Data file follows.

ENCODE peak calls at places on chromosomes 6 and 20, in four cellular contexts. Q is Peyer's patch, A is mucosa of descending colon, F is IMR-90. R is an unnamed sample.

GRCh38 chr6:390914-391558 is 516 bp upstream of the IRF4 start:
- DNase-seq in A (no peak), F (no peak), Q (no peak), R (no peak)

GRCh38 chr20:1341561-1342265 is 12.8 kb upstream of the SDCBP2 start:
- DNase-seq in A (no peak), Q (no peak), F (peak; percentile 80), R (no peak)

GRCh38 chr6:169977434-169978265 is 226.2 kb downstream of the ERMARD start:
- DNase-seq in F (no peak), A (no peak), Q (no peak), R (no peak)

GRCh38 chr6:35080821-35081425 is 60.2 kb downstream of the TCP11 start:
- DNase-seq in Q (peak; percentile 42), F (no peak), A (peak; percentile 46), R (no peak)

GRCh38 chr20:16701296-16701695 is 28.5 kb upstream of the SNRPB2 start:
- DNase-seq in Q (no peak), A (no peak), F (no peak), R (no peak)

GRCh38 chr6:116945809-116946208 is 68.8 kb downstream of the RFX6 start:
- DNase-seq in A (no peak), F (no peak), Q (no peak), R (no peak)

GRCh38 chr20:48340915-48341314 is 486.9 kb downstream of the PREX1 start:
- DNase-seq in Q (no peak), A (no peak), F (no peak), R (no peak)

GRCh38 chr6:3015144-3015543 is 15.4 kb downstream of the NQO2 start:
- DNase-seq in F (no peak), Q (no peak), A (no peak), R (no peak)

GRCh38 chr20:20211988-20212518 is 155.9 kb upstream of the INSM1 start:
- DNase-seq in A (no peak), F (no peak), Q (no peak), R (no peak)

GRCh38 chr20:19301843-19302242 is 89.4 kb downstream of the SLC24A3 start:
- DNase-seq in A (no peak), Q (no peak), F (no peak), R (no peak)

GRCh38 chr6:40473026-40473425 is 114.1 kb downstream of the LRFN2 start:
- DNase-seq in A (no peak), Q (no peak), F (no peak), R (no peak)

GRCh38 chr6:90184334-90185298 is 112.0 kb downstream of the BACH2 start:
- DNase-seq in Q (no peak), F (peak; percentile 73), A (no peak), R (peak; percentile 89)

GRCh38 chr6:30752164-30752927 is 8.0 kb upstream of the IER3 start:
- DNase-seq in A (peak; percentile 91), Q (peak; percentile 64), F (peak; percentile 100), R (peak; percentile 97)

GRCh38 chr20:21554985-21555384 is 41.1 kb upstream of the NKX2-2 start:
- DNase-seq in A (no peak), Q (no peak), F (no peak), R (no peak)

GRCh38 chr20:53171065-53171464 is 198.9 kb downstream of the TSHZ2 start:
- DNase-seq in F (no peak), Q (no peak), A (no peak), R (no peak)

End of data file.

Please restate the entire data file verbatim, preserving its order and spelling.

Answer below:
ENCODE peak calls at places on chromosomes 6 and 20, in four cellular contexts. Q is Peyer's patch, A is mucosa of descending colon, F is IMR-90. R is an unnamed sample.

GRCh38 chr6:390914-391558 is 516 bp upstream of the IRF4 start:
- DNase-seq in A (no peak), F (no peak), Q (no peak), R (no peak)

GRCh38 chr20:1341561-1342265 is 12.8 kb upstream of the SDCBP2 start:
- DNase-seq in A (no peak), Q (no peak), F (peak; percentile 80), R (no peak)

GRCh38 chr6:169977434-169978265 is 226.2 kb downstream of the ERMARD start:
- DNase-seq in F (no peak), A (no peak), Q (no peak), R (no peak)

GRCh38 chr6:35080821-35081425 is 60.2 kb downstream of the TCP11 start:
- DNase-seq in Q (peak; percentile 42), F (no peak), A (peak; percentile 46), R (no peak)

GRCh38 chr20:16701296-16701695 is 28.5 kb upstream of the SNRPB2 start:
- DNase-seq in Q (no peak), A (no peak), F (no peak), R (no peak)

GRCh38 chr6:116945809-116946208 is 68.8 kb downstream of the RFX6 start:
- DNase-seq in A (no peak), F (no peak), Q (no peak), R (no peak)

GRCh38 chr20:48340915-48341314 is 486.9 kb downstream of the PREX1 start:
- DNase-seq in Q (no peak), A (no peak), F (no peak), R (no peak)

GRCh38 chr6:3015144-3015543 is 15.4 kb downstream of the NQO2 start:
- DNase-seq in F (no peak), Q (no peak), A (no peak), R (no peak)

GRCh38 chr20:20211988-20212518 is 155.9 kb upstream of the INSM1 start:
- DNase-seq in A (no peak), F (no peak), Q (no peak), R (no peak)

GRCh38 chr20:19301843-19302242 is 89.4 kb downstream of the SLC24A3 start:
- DNase-seq in A (no peak), Q (no peak), F (no peak), R (no peak)

GRCh38 chr6:40473026-40473425 is 114.1 kb downstream of the LRFN2 start:
- DNase-seq in A (no peak), Q (no peak), F (no peak), R (no peak)

GRCh38 chr6:90184334-90185298 is 112.0 kb downstream of the BACH2 start:
- DNase-seq in Q (no peak), F (peak; percentile 73), A (no peak), R (peak; percentile 89)

GRCh38 chr6:30752164-30752927 is 8.0 kb upstream of the IER3 start:
- DNase-seq in A (peak; percentile 91), Q (peak; percentile 64), F (peak; percentile 100), R (peak; percentile 97)

GRCh38 chr20:21554985-21555384 is 41.1 kb upstream of the NKX2-2 start:
- DNase-seq in A (no peak), Q (no peak), F (no peak), R (no peak)

GRCh38 chr20:53171065-53171464 is 198.9 kb downstream of the TSHZ2 start:
- DNase-seq in F (no peak), Q (no peak), A (no peak), R (no peak)